How can an employer judge what a job applicant’s college degree is worth?
How, for that matter, can the college itself tell how good its educational programs are, and how to improve them?
The public colleges and universities of Massachusetts, which received mixed grades for job preparation on a recent employer survey co-sponsored by AIM, are working to answer those questions.
It's an undertaking of vital importance to the economic future of the commonwealth, Higher Education Commissioner Richard M. Freeland (right) told AIM’s Public Affairs Council last Friday, because by 2020 some 72 percent of jobs in the state will require a college education, and the public system has become the dominant source resident graduates.
Massachusetts has undertaken an ambitious effort to measure what college students have learned and what they can do. The idea is to apply those measurements across institutions and states to compare the effectiveness of college programs, and eventually of individual instructors.
Unlike the input-heavy accreditation process, or exit exams for basic academic skills, the new approach will evaluate actual student coursework. After being tested last year on six Massachusetts campuses, the model is being extended to nine other states, with backing from major national education organizations. Such an assessment and accountability system will be especially valuable for institutions that cannot be judged by admissions numbers or research grants.
The initiative is part of the Board of Higher Education’s Vision Project, intended to move Massachusetts public higher education to a position of leadership among state systems in seven areas: college participation, college completion, student learning, workforce alignment, preparing citizens, research, and closing achievement gaps.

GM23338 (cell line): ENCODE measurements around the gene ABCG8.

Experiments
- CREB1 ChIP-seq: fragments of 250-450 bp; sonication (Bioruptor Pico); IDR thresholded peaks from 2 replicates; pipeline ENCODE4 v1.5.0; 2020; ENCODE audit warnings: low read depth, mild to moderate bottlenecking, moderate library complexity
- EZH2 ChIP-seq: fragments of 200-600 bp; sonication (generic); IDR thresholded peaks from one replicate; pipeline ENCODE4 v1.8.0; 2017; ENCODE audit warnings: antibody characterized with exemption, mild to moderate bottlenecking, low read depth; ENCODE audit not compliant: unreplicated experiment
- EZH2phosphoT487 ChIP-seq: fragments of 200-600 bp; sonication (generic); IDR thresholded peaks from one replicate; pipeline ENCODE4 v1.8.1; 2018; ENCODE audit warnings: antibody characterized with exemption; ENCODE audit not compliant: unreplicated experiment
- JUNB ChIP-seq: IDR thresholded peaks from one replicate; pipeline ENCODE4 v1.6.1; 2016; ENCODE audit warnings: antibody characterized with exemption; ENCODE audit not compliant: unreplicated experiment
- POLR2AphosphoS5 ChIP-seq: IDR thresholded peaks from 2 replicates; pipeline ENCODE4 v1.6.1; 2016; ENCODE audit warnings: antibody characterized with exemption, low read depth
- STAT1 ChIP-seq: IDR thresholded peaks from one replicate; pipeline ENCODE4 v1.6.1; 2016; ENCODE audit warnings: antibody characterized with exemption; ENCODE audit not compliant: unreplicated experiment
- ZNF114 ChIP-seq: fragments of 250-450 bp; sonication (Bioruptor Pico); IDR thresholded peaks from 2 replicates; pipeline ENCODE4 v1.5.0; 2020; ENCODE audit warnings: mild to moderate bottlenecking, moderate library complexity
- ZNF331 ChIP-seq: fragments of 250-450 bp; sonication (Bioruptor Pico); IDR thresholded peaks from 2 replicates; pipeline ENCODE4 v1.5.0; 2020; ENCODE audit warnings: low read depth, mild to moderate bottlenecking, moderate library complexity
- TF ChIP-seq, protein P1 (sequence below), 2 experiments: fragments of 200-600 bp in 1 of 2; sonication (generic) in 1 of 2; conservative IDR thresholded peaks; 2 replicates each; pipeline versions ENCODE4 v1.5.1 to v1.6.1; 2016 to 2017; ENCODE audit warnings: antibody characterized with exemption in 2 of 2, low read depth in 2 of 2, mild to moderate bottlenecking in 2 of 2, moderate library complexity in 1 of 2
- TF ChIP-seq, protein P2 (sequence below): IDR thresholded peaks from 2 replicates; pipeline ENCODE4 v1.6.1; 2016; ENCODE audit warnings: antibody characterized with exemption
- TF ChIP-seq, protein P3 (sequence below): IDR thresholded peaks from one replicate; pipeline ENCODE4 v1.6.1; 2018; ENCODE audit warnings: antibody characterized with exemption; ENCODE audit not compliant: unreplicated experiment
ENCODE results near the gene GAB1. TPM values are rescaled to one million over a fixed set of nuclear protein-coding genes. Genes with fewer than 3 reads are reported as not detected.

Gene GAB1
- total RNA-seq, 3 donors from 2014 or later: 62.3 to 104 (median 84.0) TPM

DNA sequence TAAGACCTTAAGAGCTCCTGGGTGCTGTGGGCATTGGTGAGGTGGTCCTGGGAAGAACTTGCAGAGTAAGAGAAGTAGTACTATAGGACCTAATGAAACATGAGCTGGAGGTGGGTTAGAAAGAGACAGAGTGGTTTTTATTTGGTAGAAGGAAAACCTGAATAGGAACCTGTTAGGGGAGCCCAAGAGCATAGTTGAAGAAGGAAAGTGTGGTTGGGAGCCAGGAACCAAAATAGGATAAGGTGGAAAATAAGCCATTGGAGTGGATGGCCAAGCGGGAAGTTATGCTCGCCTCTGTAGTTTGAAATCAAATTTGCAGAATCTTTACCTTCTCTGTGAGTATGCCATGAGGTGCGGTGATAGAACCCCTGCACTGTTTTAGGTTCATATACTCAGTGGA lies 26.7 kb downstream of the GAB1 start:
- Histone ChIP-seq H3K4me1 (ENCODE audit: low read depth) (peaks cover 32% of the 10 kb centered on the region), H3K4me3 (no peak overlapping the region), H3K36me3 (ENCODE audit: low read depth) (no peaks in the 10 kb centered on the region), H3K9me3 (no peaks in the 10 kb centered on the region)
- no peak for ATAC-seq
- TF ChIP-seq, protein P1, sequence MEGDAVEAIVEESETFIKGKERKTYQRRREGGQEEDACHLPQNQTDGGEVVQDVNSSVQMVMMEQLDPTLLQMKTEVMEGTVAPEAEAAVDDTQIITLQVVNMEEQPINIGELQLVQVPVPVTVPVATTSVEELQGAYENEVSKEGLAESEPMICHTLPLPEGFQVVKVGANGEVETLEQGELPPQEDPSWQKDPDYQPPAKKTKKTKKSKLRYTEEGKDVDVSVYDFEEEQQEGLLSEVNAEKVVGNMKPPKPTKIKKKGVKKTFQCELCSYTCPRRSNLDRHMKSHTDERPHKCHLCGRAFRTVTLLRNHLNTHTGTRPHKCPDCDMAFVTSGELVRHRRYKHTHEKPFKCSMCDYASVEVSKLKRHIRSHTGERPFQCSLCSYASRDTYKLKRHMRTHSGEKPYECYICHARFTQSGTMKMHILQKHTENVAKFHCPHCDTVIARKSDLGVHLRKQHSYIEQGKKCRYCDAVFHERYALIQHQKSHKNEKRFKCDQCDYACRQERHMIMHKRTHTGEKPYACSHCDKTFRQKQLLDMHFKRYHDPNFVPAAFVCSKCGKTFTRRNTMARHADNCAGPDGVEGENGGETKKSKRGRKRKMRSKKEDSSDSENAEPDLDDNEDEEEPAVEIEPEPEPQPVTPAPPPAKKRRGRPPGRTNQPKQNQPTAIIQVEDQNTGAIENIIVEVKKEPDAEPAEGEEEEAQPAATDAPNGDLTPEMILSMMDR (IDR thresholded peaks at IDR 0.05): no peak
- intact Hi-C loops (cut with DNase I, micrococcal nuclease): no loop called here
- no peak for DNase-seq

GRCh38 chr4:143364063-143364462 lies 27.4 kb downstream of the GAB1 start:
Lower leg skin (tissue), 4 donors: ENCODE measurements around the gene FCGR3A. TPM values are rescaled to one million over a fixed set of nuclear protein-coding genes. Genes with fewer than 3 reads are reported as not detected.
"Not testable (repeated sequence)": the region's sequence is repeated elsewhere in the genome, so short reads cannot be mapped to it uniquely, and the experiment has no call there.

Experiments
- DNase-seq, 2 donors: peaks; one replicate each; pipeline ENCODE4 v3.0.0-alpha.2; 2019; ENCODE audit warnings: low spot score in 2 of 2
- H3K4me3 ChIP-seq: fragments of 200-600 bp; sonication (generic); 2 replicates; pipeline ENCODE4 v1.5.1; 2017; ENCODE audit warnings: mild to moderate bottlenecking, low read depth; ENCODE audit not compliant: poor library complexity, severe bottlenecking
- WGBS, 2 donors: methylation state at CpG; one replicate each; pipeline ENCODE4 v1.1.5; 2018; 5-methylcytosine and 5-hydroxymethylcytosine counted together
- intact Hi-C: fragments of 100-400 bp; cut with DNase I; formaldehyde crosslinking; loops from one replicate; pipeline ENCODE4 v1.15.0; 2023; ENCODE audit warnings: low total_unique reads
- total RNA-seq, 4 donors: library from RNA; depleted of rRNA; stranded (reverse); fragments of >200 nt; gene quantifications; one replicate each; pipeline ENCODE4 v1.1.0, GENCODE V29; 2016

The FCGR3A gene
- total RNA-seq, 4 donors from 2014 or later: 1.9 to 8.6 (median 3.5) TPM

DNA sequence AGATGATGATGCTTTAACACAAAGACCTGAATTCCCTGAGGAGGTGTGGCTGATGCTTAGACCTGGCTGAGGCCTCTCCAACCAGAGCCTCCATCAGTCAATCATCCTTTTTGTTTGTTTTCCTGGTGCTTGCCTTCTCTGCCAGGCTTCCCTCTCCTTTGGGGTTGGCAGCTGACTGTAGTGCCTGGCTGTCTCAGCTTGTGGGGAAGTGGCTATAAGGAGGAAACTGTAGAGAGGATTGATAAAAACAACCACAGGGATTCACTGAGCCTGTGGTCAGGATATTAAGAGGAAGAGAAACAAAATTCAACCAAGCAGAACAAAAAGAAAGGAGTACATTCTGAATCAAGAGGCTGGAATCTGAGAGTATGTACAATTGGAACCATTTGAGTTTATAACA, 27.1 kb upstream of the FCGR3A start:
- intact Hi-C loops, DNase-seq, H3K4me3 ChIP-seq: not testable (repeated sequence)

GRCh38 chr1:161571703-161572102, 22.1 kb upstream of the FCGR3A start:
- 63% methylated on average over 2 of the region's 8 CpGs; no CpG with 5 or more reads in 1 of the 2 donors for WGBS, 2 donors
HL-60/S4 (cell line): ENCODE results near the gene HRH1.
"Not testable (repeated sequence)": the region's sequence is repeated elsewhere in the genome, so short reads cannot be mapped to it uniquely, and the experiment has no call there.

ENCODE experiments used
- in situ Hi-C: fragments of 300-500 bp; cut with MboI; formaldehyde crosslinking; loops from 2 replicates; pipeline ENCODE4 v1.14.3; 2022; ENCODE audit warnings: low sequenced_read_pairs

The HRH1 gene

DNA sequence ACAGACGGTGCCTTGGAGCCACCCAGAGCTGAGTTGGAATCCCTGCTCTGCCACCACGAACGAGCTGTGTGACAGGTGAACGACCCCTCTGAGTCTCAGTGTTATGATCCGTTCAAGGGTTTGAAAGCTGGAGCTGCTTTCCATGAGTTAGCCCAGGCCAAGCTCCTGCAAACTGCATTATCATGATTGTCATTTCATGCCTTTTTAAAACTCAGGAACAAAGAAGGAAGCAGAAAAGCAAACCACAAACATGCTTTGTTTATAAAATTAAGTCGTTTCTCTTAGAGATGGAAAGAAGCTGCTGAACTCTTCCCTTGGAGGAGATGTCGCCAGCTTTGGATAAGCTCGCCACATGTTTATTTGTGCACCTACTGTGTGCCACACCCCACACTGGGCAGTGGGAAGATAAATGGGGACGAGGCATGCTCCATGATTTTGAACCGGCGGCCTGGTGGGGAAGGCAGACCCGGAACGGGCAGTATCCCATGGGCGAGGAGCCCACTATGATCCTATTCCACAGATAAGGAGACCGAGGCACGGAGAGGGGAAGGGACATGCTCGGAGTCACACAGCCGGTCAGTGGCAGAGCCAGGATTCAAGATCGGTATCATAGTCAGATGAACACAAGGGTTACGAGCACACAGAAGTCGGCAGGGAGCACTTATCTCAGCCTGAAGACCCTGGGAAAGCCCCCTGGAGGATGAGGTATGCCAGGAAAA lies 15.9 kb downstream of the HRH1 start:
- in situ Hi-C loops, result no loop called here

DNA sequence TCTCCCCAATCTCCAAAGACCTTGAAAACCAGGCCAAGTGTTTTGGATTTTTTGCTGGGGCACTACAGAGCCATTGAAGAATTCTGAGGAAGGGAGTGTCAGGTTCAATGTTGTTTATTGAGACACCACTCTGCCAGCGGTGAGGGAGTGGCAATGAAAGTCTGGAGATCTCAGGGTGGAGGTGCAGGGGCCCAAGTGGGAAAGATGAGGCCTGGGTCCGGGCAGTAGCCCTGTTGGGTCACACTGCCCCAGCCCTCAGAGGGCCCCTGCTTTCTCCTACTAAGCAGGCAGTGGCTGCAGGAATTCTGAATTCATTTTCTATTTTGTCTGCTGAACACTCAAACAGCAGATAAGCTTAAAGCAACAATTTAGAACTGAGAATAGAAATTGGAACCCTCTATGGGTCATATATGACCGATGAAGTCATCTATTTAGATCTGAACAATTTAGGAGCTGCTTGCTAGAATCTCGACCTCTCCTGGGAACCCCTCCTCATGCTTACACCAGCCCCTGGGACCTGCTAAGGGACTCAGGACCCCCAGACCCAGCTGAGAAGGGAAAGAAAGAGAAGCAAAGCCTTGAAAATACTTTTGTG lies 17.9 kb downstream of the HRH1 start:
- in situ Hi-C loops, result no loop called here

Presenting the project's year-two report, "Within Our Sights," Freeland was candid about how far the public higher education system has to go, but also noted areas of continuing success in the areas of participation and research. Partial restoration in the Fiscal Year 2014 state budget of overall system funding, which suffered severe cuts during the fiscal crisis (to the extent that, for example, 80 percent of community college courses are currently taught by adjunct faculty, to the detriment of student support and advising) is important in itself, and includes a key initiative to base community college funding more heavily on performance. A pilot project at Bridgewater State University demonstrated that intensive support services can close achievement gaps between students of differing backgrounds.
AIM member-employers are deeply concerned with the preparation of the state's future workforce – and with their own ability to assess that preparation. As taxpayers, we all want to see state resources used effectively and efficiently. As citizens (and parents) we value education and the opportunity it brings. We commend the constructive candor of the Board of Higher Education, and the efforts of the commissioner working with campus administrators and faculty to move the system forward.
AIM looks forward to reporting to employers on the progress of the measurement initiative.